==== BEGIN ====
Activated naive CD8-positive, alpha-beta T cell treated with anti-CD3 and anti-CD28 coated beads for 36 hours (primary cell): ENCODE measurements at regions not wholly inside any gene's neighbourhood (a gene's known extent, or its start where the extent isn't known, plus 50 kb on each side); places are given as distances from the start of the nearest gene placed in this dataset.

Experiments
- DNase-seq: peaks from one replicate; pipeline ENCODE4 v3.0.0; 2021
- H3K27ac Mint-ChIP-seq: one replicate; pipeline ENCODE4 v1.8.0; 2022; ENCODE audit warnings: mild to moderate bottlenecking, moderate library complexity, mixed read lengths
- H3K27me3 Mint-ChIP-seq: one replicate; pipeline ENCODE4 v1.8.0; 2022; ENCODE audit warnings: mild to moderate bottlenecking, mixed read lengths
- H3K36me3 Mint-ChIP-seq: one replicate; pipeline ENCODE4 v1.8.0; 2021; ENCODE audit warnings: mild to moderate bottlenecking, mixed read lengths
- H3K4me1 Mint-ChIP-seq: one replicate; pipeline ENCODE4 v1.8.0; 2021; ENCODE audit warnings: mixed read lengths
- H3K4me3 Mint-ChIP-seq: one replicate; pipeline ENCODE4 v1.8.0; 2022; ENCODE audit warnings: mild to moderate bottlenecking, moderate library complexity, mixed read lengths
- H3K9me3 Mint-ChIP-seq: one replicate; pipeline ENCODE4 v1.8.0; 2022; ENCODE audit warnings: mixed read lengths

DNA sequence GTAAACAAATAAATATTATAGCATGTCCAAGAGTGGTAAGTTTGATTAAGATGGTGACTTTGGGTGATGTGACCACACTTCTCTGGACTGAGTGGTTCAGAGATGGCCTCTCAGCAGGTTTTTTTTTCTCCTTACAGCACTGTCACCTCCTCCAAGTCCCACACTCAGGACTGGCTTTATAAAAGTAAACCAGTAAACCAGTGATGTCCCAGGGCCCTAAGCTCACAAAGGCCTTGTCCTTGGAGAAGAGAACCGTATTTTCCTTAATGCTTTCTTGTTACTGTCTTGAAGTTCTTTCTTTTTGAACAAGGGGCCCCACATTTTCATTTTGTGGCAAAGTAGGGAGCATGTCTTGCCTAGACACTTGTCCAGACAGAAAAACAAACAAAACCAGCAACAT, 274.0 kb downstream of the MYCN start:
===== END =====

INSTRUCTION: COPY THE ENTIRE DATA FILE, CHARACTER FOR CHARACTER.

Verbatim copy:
Activated naive CD8-positive, alpha-beta T cell treated with anti-CD3 and anti-CD28 coated beads for 36 hours (primary cell): ENCODE measurements at regions not wholly inside any gene's neighbourhood (a gene's known extent, or its start where the extent isn't known, plus 50 kb on each side); places are given as distances from the start of the nearest gene placed in this dataset.

Experiments
- DNase-seq: peaks from one replicate; pipeline ENCODE4 v3.0.0; 2021
- H3K27ac Mint-ChIP-seq: one replicate; pipeline ENCODE4 v1.8.0; 2022; ENCODE audit warnings: mild to moderate bottlenecking, moderate library complexity, mixed read lengths
- H3K27me3 Mint-ChIP-seq: one replicate; pipeline ENCODE4 v1.8.0; 2022; ENCODE audit warnings: mild to moderate bottlenecking, mixed read lengths
- H3K36me3 Mint-ChIP-seq: one replicate; pipeline ENCODE4 v1.8.0; 2021; ENCODE audit warnings: mild to moderate bottlenecking, mixed read lengths
- H3K4me1 Mint-ChIP-seq: one replicate; pipeline ENCODE4 v1.8.0; 2021; ENCODE audit warnings: mixed read lengths
- H3K4me3 Mint-ChIP-seq: one replicate; pipeline ENCODE4 v1.8.0; 2022; ENCODE audit warnings: mild to moderate bottlenecking, moderate library complexity, mixed read lengths
- H3K9me3 Mint-ChIP-seq: one replicate; pipeline ENCODE4 v1.8.0; 2022; ENCODE audit warnings: mixed read lengths

DNA sequence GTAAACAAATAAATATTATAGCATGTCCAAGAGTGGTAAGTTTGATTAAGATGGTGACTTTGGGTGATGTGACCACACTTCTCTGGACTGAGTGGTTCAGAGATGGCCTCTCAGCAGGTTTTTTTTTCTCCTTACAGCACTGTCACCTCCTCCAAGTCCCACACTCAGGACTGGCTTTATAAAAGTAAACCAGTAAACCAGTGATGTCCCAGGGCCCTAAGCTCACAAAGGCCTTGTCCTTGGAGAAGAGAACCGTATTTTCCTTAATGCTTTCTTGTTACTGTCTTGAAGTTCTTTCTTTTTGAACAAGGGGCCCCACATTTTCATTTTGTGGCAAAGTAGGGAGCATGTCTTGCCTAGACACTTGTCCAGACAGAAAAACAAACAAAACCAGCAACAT, 274.0 kb downstream of the MYCN start: